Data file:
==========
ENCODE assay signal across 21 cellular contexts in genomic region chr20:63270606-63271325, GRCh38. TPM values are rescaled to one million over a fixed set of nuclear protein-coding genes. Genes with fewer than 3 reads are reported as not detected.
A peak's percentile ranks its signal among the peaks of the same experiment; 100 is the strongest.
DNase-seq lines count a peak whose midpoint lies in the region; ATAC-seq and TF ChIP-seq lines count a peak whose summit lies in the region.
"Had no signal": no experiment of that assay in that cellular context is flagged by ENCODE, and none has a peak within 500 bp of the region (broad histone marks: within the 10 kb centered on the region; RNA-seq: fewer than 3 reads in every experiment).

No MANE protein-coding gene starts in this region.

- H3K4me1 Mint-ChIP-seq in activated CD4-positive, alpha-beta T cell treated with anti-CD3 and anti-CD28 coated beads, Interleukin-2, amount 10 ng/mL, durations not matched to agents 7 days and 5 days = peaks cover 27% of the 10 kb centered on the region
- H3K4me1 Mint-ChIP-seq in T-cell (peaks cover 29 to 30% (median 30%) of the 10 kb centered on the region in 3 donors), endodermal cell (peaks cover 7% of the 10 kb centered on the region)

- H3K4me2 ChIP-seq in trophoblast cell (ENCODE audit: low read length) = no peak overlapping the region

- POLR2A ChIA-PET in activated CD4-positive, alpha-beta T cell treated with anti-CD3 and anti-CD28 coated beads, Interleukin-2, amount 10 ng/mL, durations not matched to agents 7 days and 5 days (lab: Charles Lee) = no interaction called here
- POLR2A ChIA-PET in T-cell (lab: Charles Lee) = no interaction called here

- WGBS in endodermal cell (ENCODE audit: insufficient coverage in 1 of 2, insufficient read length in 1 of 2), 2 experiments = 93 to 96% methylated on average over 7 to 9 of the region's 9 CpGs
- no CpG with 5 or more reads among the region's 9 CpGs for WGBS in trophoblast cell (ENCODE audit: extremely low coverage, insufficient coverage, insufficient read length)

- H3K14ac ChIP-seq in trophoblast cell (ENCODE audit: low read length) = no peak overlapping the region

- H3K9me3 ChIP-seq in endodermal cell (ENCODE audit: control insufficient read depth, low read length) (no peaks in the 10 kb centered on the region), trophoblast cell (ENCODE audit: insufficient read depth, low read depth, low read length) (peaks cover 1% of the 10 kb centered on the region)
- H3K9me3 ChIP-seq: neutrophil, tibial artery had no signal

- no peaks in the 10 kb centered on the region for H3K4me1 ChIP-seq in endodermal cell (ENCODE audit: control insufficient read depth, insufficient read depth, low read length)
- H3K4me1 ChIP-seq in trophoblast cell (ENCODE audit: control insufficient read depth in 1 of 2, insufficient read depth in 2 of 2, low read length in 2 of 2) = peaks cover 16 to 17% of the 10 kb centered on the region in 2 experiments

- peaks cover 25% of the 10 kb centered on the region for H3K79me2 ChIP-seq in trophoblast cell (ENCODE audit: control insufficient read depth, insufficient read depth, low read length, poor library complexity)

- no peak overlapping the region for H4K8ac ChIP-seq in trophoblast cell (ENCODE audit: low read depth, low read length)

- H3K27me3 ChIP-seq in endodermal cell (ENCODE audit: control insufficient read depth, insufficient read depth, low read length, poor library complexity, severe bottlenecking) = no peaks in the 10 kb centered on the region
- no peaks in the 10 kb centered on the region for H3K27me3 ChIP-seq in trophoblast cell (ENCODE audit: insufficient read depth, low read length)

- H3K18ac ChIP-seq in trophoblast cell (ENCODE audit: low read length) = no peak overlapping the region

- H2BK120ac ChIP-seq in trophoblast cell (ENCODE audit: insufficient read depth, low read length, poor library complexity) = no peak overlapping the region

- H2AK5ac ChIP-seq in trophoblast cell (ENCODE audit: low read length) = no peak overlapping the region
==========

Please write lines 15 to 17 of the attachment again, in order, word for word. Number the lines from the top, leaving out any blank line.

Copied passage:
- H3K9me3 ChIP-seq: neutrophil, tibial artery had no signal

- no peaks in the 10 kb centered on the region for H3K4me1 ChIP-seq in endodermal cell (ENCODE audit: control insufficient read depth, insufficient read depth, low read length)
- H3K4me1 ChIP-seq in trophoblast cell (ENCODE audit: control insufficient read depth in 1 of 2, insufficient read depth in 2 of 2, low read length in 2 of 2) = peaks cover 16 to 17% of the 10 kb centered on the region in 2 experiments